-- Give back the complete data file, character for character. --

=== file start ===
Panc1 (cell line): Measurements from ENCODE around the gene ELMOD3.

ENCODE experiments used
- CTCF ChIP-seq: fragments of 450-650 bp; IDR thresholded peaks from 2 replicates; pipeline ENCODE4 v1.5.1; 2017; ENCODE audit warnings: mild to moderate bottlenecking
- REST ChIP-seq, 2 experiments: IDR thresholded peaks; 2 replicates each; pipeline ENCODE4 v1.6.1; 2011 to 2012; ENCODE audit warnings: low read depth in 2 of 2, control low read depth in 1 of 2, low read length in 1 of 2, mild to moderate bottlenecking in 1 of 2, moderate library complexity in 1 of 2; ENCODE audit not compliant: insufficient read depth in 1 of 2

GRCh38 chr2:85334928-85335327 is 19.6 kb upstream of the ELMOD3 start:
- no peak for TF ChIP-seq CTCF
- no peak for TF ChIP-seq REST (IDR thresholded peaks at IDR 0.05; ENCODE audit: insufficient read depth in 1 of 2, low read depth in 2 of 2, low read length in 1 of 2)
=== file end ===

Panc1 (cell line): Measurements from ENCODE around the gene ELMOD3.

ENCODE experiments used
- CTCF ChIP-seq: fragments of 450-650 bp; IDR thresholded peaks from 2 replicates; pipeline ENCODE4 v1.5.1; 2017; ENCODE audit warnings: mild to moderate bottlenecking
- REST ChIP-seq, 2 experiments: IDR thresholded peaks; 2 replicates each; pipeline ENCODE4 v1.6.1; 2011 to 2012; ENCODE audit warnings: low read depth in 2 of 2, control low read depth in 1 of 2, low read length in 1 of 2, mild to moderate bottlenecking in 1 of 2, moderate library complexity in 1 of 2; ENCODE audit not compliant: insufficient read depth in 1 of 2

GRCh38 chr2:85334928-85335327 is 19.6 kb upstream of the ELMOD3 start:
- no peak for TF ChIP-seq CTCF
- no peak for TF ChIP-seq REST (IDR thresholded peaks at IDR 0.05; ENCODE audit: insufficient read depth in 1 of 2, low read depth in 2 of 2, low read length in 1 of 2)